Heard on the streets of Amsterdam

PECA Family Office is planning to reduce its exposure to Europe as GPs and LPs voice concerns over its appeal in the Dutch capital.

With hundreds of private equity executives descending upon the streets of the Dutch capital last week for an industry conference, Private Equity International put feet on the ground to discover this year’s key trends.

European “maelstrom” threatens LP appetites

A recurring concern for general and limited partners alike was the diminishing appeal of European private equity.

Anselm Adams, director of London-based PECA Family Office, told PEI it will be reducing its exposure to Europe to focus more on Asia. The decision comes amid concerns over the outlook for the eurozone following the European Central Bank’s quantitative easing programme.

Adams pointed to a surplus of buyout commitments from local public development funds as having distorted prices and deal volumes in European markets. Prices paid in the European mid-market hit a record of 9.5x EBITDA in the third quarter of this year, according to data from Argos Soditic and Epsilon Research.

One European general partner who is fundraising also told PEI that “Brexit is stifling our business”. The firm – which has partial exposure to UK assets – said it would seek discussions with the British Business Bank in the hopes of filling a gap left by the European Investment Fund, with the latter reportedly more cautious of investing in the region since last year’s referendum.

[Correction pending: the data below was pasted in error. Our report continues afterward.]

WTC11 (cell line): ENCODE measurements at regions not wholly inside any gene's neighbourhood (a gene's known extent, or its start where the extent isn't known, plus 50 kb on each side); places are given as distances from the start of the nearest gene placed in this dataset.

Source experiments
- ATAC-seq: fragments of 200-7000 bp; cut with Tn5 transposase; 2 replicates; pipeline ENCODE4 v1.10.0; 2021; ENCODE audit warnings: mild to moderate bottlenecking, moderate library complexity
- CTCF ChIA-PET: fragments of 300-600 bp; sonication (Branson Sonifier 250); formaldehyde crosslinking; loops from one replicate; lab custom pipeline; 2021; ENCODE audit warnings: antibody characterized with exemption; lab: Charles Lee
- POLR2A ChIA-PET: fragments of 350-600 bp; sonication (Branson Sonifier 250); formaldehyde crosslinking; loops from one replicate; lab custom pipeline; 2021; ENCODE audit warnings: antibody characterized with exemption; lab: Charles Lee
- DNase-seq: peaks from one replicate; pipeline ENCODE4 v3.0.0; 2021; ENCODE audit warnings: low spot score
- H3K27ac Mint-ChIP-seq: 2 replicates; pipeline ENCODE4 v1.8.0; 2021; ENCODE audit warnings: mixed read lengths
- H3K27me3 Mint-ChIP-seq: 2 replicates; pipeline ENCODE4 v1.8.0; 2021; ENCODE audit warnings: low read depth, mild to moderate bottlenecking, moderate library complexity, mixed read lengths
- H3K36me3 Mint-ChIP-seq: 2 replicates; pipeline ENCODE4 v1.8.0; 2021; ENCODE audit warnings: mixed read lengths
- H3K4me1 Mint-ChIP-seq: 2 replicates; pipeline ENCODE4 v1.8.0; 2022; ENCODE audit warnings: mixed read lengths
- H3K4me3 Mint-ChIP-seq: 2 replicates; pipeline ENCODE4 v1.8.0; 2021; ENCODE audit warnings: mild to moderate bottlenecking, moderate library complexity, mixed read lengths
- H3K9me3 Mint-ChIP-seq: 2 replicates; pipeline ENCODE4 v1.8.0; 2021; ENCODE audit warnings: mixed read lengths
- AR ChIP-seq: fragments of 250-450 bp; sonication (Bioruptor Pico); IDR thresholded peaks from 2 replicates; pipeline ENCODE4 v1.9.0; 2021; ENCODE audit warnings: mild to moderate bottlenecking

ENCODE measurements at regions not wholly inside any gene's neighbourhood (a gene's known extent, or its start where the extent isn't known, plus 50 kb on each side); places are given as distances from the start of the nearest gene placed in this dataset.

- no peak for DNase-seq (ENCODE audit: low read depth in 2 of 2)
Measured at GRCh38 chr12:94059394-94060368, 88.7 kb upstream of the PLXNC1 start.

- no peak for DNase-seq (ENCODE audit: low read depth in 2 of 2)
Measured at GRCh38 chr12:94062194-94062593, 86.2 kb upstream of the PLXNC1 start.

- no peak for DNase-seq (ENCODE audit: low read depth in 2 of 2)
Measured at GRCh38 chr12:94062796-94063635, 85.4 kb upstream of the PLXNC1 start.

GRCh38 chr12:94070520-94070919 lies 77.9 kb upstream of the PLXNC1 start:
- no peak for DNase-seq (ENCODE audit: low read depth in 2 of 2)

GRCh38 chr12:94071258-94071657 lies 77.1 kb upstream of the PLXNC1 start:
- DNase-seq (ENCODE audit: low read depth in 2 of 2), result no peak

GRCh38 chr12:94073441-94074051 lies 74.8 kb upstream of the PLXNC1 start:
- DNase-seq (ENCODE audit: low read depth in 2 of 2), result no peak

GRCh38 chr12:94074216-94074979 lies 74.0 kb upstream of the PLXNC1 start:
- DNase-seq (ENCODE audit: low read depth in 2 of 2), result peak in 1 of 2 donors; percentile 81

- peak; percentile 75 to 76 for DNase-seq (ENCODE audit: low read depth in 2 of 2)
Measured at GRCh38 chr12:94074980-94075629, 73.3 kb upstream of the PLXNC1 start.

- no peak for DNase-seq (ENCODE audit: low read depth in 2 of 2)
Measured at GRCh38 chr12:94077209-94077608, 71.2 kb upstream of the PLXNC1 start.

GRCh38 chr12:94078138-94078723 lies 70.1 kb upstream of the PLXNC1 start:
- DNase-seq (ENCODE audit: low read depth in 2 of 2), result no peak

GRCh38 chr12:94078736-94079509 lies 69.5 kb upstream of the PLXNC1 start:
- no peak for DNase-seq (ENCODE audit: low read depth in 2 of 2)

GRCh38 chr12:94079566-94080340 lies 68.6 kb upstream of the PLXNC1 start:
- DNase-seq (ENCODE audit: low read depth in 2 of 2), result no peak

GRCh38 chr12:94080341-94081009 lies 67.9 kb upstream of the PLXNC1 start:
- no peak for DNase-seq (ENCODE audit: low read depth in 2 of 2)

The GP is not the first to have struggled to attract continental LPs over the past 18 months. “Some European LPs are still cautious about investing in the UK at the moment unless they’ve already got a prior commitment to a fund,” Gary Tipper, managing partner at Palatine, told PEI in September. “It’s tougher to get a lot of European investors on the hook.”

Debt is in vogue

Such fears did not extend to the debt markets. PEI spoke to one European investment manager who said his firm will reduce its exposure to private equity to free up capital for direct lending.

The looming threat of a cyclical downturn has already resulted in huge sums raised for distressed debt vehicles, with Cerberus, KKR and Bain Capital among those having launched funds with exposure to this strategy.

The heightened interest appears to have spread to other sectors of the asset class. Zug-based Capital Dynamics is seeking $500 million for its debut credit fund as part of its push into the strategy, while Sterling Group is also getting in on the action, having launched its own debt practice this summer.

Times are a changing

With record levels of dry powder contributing to bloated valuations, some GPs are shifting their focus to smaller targets. One London-based placement agent, who did not wish to be named, told PEI he had seen more firms raising small-cap, lower mid-market and niche or sector-specific funds in response to this development.

It is not just fund targets that have shifted. A London-based private equity firm told PEI that 2-and-20 fee terms were no longer a guarantee, as difficulties in deploying capital and a wealth of funds to choose from had afforded some LPs greater flexibility when agreeing fund terms.